Quickly, a symbiotic relationship developed. Democratic (overwhelmingly) politicians would help the unions get what they wanted — higher wages and benefits, greater job protection, better working conditions — and in turn, the unions would give those politicians their full support. Once that relationship started, the unions learned how to exploit it to the utmost, not only squeezing government budgets tighter and tighter, but also taking over public policy making to a large extent.

Paraphrasing DiSalvo, Leef describes several examples of public employee unions promoting policies that harm the public, including, as it happens, policies promoted by the California Teachers Association. Describing another particularly alarming instance from the Golden State, he says:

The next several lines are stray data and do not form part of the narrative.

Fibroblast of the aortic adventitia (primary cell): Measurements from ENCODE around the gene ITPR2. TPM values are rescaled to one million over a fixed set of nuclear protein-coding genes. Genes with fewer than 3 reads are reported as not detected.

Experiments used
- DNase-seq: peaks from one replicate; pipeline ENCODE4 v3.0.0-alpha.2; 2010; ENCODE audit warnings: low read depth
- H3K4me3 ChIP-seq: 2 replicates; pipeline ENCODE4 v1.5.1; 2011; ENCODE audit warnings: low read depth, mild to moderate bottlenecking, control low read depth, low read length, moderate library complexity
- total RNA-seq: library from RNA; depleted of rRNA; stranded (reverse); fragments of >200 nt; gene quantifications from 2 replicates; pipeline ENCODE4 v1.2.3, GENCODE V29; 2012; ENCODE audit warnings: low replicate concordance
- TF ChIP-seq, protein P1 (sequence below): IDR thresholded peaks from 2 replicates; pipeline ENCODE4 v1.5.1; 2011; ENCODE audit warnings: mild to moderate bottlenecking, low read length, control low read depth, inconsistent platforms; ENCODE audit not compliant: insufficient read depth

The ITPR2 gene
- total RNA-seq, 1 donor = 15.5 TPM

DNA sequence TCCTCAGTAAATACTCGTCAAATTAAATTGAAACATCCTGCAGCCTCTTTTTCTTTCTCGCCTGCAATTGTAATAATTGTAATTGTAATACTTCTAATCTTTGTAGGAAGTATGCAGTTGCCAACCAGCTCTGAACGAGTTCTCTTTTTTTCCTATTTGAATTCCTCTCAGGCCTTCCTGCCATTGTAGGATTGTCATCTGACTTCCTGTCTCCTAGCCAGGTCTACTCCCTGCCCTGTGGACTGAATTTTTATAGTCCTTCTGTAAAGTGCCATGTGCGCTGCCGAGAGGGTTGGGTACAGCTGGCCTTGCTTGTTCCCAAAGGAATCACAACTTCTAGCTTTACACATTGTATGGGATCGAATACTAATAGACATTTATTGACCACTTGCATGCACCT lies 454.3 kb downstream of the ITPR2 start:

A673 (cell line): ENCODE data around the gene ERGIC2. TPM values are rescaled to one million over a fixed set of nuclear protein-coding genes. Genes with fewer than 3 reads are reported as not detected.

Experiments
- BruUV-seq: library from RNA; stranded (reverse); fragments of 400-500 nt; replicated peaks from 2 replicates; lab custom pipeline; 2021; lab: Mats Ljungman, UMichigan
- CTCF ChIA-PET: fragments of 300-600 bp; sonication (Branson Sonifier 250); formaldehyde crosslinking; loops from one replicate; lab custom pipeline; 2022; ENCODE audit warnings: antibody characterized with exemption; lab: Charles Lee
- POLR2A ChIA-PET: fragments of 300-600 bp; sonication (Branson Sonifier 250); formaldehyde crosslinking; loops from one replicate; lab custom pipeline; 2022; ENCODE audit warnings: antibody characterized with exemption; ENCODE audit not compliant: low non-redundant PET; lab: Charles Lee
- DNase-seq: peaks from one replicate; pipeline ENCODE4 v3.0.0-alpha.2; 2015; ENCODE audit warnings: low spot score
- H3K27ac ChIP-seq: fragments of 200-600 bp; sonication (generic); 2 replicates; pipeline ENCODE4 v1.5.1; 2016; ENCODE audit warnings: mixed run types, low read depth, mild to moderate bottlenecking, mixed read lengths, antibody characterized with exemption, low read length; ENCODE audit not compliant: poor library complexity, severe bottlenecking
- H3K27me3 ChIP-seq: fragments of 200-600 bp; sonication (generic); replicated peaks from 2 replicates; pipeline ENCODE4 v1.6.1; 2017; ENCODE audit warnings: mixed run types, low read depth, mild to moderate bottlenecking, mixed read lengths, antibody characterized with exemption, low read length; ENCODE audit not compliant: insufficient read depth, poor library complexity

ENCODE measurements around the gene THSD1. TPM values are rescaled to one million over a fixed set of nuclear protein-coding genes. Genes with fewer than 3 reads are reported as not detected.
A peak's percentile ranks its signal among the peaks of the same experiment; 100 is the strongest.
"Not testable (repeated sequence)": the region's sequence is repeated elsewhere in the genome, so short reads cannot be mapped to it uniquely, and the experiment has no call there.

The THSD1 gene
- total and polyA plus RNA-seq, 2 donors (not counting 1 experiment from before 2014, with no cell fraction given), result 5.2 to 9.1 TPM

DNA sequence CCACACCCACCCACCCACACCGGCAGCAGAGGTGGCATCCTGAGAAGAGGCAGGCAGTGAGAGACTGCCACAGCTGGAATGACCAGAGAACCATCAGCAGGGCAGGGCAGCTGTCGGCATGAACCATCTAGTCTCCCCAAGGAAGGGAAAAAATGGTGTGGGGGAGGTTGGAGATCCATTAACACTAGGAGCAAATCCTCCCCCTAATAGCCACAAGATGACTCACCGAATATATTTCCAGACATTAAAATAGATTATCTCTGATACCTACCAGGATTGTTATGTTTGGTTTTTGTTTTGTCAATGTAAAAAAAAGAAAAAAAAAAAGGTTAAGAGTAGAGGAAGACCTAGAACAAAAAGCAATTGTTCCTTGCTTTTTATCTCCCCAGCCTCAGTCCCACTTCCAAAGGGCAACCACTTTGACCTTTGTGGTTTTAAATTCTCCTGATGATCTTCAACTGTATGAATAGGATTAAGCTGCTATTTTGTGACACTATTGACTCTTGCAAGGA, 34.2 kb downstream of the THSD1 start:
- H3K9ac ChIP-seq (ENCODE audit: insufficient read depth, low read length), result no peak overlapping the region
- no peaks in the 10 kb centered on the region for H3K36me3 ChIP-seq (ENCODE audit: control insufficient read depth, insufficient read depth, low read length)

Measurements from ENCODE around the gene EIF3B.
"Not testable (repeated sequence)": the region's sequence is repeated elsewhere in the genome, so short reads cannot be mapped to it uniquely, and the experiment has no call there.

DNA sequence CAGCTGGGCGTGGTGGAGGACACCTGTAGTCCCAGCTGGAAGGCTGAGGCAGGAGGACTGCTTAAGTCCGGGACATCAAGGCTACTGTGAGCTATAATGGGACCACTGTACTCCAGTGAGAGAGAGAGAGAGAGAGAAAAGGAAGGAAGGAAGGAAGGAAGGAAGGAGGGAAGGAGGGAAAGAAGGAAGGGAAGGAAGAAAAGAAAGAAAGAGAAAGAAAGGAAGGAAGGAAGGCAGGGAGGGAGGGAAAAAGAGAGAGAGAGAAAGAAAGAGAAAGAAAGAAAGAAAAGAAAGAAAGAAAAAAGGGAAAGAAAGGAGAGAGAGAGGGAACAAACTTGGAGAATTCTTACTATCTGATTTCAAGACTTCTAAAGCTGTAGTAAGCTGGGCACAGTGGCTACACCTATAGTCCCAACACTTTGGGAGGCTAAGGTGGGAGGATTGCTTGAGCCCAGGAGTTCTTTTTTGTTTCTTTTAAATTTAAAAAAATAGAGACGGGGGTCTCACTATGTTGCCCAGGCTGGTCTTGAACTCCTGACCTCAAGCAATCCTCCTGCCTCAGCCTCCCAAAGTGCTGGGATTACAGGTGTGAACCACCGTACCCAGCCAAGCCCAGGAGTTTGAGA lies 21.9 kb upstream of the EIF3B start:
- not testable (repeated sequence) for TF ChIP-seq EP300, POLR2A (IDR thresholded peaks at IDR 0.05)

Among the author’s most memorable examples is the way the California Correctional Peace Officers Association (CCPOA) has become the 800-pound gorilla of state politics. Not only are the "correctional peace officers" remarkably well compensated (including large pensions) for rather low-skill work, but the union’s lobbying has driven up the demand for prison guards by pushing through the "three-strikes" law that puts more people behind bars by taking away judicial discretion in sentencing….

CCPOA also…interferes with standards and discipline. After it was discovered that some of the "correctional peace officers" had organized "Gladiator Days" where they enjoyed the spectacle of fights among the inmates, the union’s stonewalling made it extraordinarily difficult to fire those responsible….

Leef also notes that:

Arguably, the most serious effect of public unionism is its impact on pension costs.